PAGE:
A fourth step in LT’s process of critical thinking is planning a course of transformative action or praxis. Participants in the “biblical circle” identify small (and sometimes large) tasks they promise to perform before the circle’s next meeting. Each understands that s/he will have to report to the group on his or her success or failure to complete the assumed task. Without this step (however small) the circle remains a discussion group and not a Christ-like agent for change.
Finally, comes the step of “reinsertion” or return to daily life with its work, burdens, responsibilities, sorrows and joys. But in a sense, everything and everyone has changed following completion of the first four steps in LT’s critical cycle. This is true, since the critical process has served to explain or at least shed light on the factors fundamentally responsible for day-to-day issues such as low wages, high prices, family strife, alcoholism, police brutality, etc. It is especially true since each participant in the circle has pledged to actually do something specific to make a difference.
It is LT’s emphasis on understanding systems as well as on transformative action that makes its understanding of critical thinking continuous with the roots of critical thought found in Paul of Tarsus as the founder of critical thinking in the C.E. West.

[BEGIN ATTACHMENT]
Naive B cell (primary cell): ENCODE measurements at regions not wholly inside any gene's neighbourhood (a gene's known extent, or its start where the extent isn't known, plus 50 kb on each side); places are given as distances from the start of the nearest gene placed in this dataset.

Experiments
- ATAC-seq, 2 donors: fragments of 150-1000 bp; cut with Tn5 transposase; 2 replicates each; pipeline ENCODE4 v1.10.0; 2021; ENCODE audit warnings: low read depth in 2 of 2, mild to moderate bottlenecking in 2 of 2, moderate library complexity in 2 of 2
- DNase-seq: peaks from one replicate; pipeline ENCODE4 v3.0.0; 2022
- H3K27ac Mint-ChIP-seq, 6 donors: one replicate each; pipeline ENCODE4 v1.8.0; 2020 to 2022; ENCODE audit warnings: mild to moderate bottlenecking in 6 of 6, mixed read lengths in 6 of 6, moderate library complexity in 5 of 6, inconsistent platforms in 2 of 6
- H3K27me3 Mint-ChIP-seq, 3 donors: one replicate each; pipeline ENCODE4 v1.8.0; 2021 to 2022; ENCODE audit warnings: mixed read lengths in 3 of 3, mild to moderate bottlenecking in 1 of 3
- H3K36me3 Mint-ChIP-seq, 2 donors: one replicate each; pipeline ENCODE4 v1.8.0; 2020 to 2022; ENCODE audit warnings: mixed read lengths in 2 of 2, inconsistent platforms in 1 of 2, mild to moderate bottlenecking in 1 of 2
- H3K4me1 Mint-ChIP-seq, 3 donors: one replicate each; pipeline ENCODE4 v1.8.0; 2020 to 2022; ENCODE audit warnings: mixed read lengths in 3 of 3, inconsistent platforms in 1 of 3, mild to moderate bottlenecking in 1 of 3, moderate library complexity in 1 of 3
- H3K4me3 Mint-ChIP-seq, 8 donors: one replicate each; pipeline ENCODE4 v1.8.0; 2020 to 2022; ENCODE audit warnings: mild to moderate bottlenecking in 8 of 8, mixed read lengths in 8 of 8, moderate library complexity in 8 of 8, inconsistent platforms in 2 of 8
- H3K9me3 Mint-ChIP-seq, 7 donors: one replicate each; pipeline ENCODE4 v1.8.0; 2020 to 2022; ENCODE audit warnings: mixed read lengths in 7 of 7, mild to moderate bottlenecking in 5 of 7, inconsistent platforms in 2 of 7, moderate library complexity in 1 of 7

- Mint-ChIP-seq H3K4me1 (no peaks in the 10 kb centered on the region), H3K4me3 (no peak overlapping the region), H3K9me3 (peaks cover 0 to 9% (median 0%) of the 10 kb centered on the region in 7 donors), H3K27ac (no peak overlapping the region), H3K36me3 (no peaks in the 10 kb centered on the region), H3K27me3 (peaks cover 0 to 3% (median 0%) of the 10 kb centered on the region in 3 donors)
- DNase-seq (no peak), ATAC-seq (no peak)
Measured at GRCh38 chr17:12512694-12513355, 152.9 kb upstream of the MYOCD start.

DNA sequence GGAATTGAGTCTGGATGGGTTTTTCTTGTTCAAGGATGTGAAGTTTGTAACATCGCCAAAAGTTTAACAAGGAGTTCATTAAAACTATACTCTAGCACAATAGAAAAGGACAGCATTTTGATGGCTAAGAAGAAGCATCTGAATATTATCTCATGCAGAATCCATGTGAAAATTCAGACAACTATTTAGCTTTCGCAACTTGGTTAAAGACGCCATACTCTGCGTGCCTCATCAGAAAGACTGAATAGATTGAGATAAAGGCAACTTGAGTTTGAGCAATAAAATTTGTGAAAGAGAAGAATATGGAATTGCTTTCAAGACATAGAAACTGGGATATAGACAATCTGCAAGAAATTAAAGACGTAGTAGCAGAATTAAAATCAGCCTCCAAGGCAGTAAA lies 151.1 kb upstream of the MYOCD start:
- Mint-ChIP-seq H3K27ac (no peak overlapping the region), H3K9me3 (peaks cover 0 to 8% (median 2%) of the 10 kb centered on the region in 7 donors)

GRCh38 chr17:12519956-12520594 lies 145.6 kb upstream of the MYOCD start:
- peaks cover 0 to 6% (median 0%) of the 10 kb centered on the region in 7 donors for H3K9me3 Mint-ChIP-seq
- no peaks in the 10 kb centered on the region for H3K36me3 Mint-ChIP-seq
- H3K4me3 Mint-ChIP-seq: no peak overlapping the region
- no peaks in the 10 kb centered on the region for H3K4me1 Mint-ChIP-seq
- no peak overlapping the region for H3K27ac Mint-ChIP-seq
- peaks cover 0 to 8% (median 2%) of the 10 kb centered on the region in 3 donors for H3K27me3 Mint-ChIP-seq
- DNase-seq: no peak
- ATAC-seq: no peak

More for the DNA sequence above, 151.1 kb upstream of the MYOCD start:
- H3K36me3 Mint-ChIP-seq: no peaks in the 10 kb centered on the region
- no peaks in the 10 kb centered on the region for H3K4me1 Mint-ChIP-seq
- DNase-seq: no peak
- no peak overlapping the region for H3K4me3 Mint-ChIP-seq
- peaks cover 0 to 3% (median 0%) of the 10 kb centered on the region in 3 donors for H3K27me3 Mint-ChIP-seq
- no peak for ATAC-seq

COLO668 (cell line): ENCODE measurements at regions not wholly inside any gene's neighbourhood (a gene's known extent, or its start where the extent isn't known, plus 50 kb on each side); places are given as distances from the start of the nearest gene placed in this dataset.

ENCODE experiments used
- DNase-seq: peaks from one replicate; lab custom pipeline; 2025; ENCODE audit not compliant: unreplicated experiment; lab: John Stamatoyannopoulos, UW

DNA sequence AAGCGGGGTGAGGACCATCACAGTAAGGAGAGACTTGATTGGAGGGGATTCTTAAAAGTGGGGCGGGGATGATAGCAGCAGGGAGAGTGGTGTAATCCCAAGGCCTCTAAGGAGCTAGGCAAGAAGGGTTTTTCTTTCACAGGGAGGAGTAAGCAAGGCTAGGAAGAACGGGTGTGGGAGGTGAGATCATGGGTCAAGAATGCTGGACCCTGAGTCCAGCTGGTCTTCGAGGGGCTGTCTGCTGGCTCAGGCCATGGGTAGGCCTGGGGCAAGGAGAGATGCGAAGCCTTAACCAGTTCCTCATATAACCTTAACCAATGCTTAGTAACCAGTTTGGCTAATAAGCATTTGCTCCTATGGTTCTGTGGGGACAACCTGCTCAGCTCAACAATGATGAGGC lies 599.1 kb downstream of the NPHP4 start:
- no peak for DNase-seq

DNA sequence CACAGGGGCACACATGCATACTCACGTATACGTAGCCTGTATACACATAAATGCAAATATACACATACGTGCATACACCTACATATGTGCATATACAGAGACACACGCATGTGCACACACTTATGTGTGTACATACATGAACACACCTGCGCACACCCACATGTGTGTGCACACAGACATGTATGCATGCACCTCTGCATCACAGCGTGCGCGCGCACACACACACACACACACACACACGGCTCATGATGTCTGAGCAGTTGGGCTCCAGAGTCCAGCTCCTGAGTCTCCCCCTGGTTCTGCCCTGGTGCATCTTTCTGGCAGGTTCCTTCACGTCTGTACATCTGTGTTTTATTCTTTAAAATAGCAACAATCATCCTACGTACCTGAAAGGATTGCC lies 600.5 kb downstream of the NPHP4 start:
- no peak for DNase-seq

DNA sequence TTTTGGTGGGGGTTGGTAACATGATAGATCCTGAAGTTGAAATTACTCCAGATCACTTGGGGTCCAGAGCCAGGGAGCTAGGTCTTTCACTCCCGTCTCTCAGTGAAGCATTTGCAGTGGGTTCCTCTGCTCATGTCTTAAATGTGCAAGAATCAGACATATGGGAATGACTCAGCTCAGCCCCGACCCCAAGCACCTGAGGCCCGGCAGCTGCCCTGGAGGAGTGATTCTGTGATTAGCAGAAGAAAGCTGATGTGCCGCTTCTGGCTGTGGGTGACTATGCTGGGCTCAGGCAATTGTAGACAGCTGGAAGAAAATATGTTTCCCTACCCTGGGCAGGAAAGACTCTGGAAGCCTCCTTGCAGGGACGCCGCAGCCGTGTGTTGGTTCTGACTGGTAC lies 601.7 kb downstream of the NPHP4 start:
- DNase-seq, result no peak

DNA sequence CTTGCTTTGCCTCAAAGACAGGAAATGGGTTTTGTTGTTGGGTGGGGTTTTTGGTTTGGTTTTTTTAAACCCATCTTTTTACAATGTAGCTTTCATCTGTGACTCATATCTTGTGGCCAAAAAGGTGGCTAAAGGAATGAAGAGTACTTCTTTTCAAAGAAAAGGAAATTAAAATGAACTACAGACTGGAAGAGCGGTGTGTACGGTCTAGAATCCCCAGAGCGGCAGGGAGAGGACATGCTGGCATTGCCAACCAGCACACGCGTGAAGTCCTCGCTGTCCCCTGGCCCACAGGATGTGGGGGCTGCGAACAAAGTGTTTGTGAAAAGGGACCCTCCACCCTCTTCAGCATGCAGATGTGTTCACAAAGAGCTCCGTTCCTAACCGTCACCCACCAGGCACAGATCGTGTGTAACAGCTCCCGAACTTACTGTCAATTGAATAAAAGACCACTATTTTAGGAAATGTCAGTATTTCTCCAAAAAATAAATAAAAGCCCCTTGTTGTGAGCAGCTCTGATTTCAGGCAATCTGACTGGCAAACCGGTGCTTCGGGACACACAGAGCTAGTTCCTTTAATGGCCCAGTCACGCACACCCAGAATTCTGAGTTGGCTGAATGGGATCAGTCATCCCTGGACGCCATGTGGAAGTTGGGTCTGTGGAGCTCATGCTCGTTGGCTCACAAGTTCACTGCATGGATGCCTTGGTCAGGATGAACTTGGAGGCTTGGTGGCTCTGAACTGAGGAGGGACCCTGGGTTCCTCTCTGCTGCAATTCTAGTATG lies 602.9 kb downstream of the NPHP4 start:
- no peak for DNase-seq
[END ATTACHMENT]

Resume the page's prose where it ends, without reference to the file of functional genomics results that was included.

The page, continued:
In fact, systemic critique and insistence on transformative action is what has distinguished the great critical thinkers who might be considered Paul’s offspring – Marx, Freud, and even Nietzsche (though the latter considered himself Paul’s arch-enemy, precisely because of Paul’s paradigm shift favoring those the world considers “weak” and “despised”). The distinguishing characteristic of great critical thinkers is their refusal to accept the parameters of thought defined by “the given” as the categorical limits of perception imposed thereby. Instead, they’ve insisted on subjecting “what is” to judgments inspired by “what is not.” In Paul’s case (and in Jesus’ too) the kingdom of God represents “what is not.” It stands in judgment over everything that is. In other words, the utopian “Kingdom of God” proclaimed by Jesus, and the “Wisdom of God” invoked by Paul become instruments for exercising “the critique of mythical reason” that has been so absent from the discourse of the U.S. left
Mythical reasoning compares a vision of the future like that encapsulated in the Kingdom of God image (“what is not”) with analysis of critical reasoning’s starting point, the actual situation defining the context under analysis (“what is”). A metaphor like the kingdom of God (or for that matter like the “communism” of Marx and Engels) represents a “myth” describing an ideal state impossible to attain. Such utopian image does not represent an actual goal, any more than the North Star represents the destination of navigators. Instead, precisely as an image of the impossible, it represents and indispensable point of reference for uncovering the possible. Without such image, without such utopian or mythic critique, one remains mired in the status quo without hope of escaping the given order’s categorical limits of perception.
Next Week: The Imperialization of Christianity